The University of North Texas (UNT) is one of the largest institutions of higher education in Texas, located in Denton, TX. Over 28,000 undergraduate students and over 6,000 graduate students are enrolled at UNT.


Medical Anthropology (ANTH 4200, 3 hours)
Contemporary medical anthropology, with a focus on the biocultural basis of health and global sociocultural variations in illness and healing. Study of comparative health systems, political-economic and ethical issues in health and care, health professions, and patients’ views of illness, and cross-cultural definitions and understandings of disease, illness and cure.

Environmental Anthropology (ANTH 4400, 3 hours)
Environmental Anthropology is a more recent outgrowth of Ecological Anthropology, which can be characterized as the study of the interrelationship between human groups, cultures, and societies and the ecosystems in which they are embedded in all times and all places across planet earth. Scholars have delineated environmental anthropology as becoming more prominent in the 1980s and typically focusing on analysis and application of anthropological knowledge to contemporary environmental issues. Ecological and Environmental anthropology can most productively be viewed as a single interrelated discipline, with ecological anthropology focusing more on basic academic research and environmental anthropology being more focused on contemporary environmental issues and having more of an applied, practicing, or advocacy approach.

Anthropology of Food and Culture (ANTH 4701)
The course will provide an overview of the theoretical ways in which the topic of food can be addressed from an anthropological perspective. Exploring the food and traditions of various cultures will allow us to examine the role food plays in identity, class, gender, technology and globalization. We will begin the course by looking at how food and eating are linked to identity, class, gender, and nationality. Then, we will study how industrialization and globalization have impacted food and eating in various cultural settings. Finally, we will examine alternative food movements.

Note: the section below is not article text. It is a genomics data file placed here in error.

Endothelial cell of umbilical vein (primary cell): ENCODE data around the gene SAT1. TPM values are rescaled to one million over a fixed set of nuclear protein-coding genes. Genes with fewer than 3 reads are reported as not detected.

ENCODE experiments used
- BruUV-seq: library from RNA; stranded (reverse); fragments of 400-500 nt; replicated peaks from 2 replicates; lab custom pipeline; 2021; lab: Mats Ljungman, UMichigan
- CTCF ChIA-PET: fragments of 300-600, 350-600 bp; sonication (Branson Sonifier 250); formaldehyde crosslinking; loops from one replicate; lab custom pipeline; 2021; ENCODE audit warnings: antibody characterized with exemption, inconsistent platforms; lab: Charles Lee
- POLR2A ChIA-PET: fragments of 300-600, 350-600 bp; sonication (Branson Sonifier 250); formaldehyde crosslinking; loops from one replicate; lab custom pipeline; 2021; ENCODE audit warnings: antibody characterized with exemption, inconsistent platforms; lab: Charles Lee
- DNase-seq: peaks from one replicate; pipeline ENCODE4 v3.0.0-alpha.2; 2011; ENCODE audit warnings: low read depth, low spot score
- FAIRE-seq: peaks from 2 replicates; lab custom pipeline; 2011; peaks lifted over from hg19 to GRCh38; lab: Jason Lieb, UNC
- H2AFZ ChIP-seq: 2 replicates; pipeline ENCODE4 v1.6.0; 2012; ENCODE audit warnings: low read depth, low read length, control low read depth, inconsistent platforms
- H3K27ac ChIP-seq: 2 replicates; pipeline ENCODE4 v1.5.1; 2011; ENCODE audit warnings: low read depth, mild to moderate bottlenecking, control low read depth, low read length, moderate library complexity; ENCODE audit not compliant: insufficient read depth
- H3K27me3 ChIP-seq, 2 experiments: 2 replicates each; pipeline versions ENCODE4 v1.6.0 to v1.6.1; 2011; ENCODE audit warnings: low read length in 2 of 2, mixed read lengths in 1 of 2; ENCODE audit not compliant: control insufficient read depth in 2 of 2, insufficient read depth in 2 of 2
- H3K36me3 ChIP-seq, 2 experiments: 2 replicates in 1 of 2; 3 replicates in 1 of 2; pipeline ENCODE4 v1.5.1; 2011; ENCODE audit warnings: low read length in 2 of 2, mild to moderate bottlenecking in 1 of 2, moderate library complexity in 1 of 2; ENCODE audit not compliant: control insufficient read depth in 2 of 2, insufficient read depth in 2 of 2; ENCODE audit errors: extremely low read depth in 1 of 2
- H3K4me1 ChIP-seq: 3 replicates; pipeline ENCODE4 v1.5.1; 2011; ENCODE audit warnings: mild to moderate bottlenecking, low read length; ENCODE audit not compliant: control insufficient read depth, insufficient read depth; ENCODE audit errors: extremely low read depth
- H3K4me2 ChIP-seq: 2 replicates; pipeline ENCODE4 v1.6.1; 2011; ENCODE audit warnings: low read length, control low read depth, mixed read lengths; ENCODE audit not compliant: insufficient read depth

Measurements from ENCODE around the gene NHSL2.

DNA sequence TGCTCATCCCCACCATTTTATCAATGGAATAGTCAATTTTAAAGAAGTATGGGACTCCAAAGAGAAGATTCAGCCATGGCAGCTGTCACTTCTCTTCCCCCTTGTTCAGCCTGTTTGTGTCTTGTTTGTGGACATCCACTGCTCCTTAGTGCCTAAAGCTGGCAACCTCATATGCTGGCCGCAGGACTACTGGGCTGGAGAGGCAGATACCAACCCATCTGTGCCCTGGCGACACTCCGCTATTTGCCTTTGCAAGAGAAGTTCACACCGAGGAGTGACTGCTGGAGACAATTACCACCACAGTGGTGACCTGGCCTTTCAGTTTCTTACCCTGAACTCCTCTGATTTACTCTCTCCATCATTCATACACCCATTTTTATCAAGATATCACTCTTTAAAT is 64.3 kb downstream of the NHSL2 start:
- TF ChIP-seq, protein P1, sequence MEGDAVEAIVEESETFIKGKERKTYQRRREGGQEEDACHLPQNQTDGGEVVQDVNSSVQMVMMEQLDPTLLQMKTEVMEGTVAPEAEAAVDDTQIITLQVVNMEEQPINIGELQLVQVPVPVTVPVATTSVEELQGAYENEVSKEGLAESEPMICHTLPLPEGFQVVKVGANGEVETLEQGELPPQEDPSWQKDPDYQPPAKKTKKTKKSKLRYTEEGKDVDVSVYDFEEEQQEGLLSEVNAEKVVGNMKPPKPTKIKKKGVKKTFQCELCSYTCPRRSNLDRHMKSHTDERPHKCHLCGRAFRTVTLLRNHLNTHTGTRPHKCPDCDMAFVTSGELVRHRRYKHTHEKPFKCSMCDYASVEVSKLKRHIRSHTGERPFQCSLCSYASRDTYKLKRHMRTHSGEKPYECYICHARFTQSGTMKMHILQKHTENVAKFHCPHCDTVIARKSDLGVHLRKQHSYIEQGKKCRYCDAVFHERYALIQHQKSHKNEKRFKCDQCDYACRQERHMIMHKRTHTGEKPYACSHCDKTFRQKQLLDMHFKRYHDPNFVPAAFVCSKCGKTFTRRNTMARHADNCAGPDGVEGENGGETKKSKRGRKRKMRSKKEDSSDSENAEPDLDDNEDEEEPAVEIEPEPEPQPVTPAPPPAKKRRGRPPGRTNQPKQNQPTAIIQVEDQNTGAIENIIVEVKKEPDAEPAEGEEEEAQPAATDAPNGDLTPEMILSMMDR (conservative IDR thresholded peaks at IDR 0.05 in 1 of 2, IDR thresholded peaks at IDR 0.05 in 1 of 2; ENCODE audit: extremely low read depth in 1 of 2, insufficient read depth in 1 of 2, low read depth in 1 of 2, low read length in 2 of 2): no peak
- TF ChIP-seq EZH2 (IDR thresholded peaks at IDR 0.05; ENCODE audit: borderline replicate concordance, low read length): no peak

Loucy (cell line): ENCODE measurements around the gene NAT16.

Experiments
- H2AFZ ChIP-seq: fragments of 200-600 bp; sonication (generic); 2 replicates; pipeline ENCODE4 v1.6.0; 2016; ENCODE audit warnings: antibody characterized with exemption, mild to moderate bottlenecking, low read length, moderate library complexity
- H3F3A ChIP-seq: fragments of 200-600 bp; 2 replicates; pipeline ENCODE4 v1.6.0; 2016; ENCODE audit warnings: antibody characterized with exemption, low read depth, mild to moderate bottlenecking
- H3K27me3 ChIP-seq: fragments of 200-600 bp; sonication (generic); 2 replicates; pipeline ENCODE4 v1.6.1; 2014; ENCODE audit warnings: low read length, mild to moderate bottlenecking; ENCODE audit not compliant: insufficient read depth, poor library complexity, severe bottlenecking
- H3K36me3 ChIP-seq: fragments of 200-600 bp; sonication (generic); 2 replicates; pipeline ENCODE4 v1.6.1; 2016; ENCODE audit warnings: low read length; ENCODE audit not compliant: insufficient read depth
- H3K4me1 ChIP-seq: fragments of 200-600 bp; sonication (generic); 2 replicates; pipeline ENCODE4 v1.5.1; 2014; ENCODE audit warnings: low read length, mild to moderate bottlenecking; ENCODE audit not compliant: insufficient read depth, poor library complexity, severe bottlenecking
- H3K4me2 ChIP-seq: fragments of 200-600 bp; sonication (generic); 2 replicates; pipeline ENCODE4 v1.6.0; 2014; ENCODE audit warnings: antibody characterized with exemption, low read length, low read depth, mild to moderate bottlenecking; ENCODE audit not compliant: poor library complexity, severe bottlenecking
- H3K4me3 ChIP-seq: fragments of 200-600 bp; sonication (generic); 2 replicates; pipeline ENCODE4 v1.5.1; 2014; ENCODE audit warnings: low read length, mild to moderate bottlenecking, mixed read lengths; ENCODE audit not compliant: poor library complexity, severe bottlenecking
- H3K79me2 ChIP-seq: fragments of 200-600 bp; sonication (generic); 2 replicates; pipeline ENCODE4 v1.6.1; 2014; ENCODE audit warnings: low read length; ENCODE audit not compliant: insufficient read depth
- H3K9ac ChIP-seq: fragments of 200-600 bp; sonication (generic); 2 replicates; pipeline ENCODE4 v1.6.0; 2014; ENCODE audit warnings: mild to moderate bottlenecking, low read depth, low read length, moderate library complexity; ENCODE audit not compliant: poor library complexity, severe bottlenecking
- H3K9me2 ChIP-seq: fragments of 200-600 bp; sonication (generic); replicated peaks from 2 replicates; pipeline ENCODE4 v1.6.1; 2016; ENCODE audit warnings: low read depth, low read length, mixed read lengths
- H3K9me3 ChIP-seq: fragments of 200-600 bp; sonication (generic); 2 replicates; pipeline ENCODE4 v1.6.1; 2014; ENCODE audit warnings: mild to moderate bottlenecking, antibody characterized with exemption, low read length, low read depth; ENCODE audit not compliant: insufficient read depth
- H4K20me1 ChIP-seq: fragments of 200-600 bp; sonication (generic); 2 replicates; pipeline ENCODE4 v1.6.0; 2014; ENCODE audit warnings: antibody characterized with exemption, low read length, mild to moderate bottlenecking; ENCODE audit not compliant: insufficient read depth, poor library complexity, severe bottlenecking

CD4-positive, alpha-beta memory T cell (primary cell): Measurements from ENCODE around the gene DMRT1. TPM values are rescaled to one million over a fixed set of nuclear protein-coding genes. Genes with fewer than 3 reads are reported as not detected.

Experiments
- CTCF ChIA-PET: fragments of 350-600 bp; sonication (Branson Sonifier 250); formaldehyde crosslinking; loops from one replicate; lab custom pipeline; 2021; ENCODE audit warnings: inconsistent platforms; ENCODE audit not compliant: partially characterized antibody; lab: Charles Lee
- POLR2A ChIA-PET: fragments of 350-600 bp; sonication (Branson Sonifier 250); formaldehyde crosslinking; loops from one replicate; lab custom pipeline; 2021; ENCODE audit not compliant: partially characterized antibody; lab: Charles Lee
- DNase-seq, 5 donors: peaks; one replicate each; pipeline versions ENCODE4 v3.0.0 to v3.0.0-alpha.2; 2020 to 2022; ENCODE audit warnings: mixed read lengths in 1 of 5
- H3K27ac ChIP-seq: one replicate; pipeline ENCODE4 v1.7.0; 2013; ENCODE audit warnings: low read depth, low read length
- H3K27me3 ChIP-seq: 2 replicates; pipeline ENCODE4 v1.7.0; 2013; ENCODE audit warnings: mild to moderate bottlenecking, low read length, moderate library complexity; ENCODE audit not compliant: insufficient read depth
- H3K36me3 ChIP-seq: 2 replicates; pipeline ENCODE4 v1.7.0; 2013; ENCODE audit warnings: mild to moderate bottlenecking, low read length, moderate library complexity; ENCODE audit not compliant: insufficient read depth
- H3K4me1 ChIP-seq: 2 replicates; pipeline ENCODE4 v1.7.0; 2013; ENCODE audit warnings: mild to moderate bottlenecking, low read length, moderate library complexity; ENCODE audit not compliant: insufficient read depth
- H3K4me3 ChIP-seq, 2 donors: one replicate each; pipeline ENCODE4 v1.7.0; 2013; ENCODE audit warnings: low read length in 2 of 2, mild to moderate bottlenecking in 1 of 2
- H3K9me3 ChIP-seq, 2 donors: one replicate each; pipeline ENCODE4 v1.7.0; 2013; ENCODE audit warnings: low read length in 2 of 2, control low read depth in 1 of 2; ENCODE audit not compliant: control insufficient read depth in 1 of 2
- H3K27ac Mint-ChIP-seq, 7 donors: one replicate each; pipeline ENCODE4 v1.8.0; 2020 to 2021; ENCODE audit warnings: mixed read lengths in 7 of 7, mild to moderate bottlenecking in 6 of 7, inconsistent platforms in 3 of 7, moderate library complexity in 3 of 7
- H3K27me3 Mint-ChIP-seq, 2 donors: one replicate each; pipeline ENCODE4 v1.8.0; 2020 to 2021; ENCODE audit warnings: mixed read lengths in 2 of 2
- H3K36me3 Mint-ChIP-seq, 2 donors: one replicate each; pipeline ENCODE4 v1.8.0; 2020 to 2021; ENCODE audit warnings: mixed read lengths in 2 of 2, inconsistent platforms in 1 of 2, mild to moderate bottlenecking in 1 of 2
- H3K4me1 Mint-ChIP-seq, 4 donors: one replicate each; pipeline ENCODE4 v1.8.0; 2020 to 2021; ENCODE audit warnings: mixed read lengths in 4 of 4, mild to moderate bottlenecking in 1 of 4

Culture, Environment and Society (GEOG 2170, 3 hours)
Exploration of the dynamic relations between culture and environment addressing ethnic diversity and conflict, development and underdevelopment, settlement patterns, movement of commodities and people (including refugees), and environmental degradation

Critical Resource Geography: Population, Nature, Food and Energy (GEOG 4420, 3 hours)
Addresses issues associated with conservation and management of natural resources. Includes case studies in a variety of geographical scales: global, regional and especially local. Explores sustainability and its role in fostering responsible conservation and resource management.

Plants and Human Society (BIOL 3170, 3 hours)
Relationships of plants to the environment and human activities; impact of plants on human social development, history, economics and religion.



Steve Wolverton (Department of Geography);
James Veteto (Department of Anthropology);